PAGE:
O the depth of the riches and wisdom and knowledge of God! How unsearchable are his judgements and how inscrutable his ways!
‘For who has known the mind of the Lord?
Or who has been his counsellor?’
‘Or who has given a gift to him,
to receive a gift in return?’
For from him and through him and to him are all things. To him be the glory for ever. Amen.
St. Paul reminds us in these verses of praise that even though God is beyond our control and understanding by faith and obedience we can trust and count on God.
Romans 11:36 might sound somewhat familiar to someone who attends a liturgical church.
In the Lutheran liturgy one may often hear these words or something similar at the conclusion of the Thanksgiving at the Table for Holy Communion, "Through him, with him, in him, in the unity of the Holy Spirit, all glory and honor is yours, almighty Father, now and forever."
For Christians, a God who transcends human understanding does not lead us to despair because God makes himself known to us in this world. God is constantly reaching out to us.
We see this most clearly in the Sacrament of Holy Communion. After the consecration of the bread and wine to then hear the words, "Through him, with him, in him, in the unity of the Holy Spirit, all glory and honor is yours almighty Father, now and forever" ought to be a very sobering experience because it proclaims to us that the God of the universe, the God who has been revealed to us is present, our God is with us.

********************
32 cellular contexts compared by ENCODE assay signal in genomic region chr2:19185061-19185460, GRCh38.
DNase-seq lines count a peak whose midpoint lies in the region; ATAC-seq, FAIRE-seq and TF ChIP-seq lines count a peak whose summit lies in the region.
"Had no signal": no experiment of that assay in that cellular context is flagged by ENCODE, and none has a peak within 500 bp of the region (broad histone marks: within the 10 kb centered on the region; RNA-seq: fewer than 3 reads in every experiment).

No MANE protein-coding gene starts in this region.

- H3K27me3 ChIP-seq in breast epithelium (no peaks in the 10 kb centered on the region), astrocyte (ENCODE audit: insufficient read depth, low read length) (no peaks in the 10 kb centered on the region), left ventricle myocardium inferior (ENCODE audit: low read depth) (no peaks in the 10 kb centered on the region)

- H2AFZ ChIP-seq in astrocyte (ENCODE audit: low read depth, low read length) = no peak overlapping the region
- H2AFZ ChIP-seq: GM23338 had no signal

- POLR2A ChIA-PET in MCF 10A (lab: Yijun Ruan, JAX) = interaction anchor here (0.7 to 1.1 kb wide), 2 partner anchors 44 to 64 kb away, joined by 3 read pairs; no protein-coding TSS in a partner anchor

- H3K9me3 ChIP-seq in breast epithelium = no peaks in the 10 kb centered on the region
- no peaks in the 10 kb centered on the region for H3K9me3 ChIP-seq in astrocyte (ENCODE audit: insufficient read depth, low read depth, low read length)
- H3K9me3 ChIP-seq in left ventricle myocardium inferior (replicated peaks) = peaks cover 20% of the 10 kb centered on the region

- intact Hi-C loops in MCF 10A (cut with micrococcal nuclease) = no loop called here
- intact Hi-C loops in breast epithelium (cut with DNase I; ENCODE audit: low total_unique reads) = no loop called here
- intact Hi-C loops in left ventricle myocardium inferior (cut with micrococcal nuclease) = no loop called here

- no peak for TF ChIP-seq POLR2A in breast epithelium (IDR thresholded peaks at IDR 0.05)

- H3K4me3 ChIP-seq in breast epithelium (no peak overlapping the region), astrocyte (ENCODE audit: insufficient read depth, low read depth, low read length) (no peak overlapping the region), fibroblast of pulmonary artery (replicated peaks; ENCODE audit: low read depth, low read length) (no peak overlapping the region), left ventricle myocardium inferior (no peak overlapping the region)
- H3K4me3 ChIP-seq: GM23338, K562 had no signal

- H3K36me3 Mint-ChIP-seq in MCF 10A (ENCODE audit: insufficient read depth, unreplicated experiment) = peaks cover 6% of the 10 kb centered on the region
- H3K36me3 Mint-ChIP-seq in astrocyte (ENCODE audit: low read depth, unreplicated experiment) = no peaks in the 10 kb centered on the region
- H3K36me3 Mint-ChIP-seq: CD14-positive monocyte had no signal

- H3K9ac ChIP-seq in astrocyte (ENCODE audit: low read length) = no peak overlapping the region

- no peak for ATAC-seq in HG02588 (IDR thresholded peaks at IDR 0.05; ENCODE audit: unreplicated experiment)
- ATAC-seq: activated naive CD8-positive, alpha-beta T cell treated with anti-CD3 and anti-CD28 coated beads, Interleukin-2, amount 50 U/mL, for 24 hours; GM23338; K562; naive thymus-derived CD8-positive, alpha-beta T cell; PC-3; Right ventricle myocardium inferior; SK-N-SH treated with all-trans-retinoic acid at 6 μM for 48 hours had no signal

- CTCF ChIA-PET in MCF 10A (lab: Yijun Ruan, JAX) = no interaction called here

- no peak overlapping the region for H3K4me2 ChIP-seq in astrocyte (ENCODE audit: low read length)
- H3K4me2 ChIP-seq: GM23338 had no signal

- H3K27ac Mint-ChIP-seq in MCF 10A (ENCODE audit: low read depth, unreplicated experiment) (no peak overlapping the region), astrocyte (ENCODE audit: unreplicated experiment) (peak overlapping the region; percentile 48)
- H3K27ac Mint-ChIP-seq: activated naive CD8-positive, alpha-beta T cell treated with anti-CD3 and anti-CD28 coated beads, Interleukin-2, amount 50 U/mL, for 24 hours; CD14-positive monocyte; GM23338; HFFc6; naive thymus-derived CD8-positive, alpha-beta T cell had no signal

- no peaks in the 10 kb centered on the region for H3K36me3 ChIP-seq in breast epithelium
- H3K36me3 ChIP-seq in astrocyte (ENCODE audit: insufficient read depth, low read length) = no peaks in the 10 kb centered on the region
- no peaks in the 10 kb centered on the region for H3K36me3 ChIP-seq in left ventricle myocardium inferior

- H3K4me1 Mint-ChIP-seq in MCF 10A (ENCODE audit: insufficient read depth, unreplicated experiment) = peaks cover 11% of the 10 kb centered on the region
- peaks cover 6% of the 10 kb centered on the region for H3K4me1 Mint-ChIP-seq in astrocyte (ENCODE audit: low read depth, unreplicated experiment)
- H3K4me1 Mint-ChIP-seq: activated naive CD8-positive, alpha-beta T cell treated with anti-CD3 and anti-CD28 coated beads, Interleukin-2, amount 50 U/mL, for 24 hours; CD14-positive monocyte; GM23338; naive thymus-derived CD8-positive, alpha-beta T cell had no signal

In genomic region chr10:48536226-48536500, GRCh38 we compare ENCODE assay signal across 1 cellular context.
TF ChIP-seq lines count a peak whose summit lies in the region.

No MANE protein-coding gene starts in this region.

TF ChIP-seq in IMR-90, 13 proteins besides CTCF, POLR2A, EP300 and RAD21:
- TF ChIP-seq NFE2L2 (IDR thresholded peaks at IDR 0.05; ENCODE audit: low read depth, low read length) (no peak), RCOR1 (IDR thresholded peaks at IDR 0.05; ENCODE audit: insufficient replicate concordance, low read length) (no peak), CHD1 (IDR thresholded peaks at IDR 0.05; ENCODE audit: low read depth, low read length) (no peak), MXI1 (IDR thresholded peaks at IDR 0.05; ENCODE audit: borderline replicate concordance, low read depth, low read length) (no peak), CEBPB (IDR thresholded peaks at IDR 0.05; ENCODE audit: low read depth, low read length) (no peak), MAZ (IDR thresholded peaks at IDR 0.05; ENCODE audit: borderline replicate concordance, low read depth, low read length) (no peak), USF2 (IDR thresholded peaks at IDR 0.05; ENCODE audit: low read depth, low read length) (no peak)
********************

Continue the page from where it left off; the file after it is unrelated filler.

This is also a proclamation and reminder of our salvation, comfort in knowing who we belong to.
Through Christ. With Christ. In Christ.
Jesus brings us to the father, with Christ we receive the inheritance, and in Christ we receive new life. The beauty of the Sacrament of Holy Communion is that Christ is also in us.
Yes we worship a God beyond human understanding and control, but by faith we are a people of hope not despair. The Good News is that our God is a God we can trust and Jesus promises to be present whenever we gather around Word and the sacred meal known as Holy Communion.
Pastor Adam Sornchai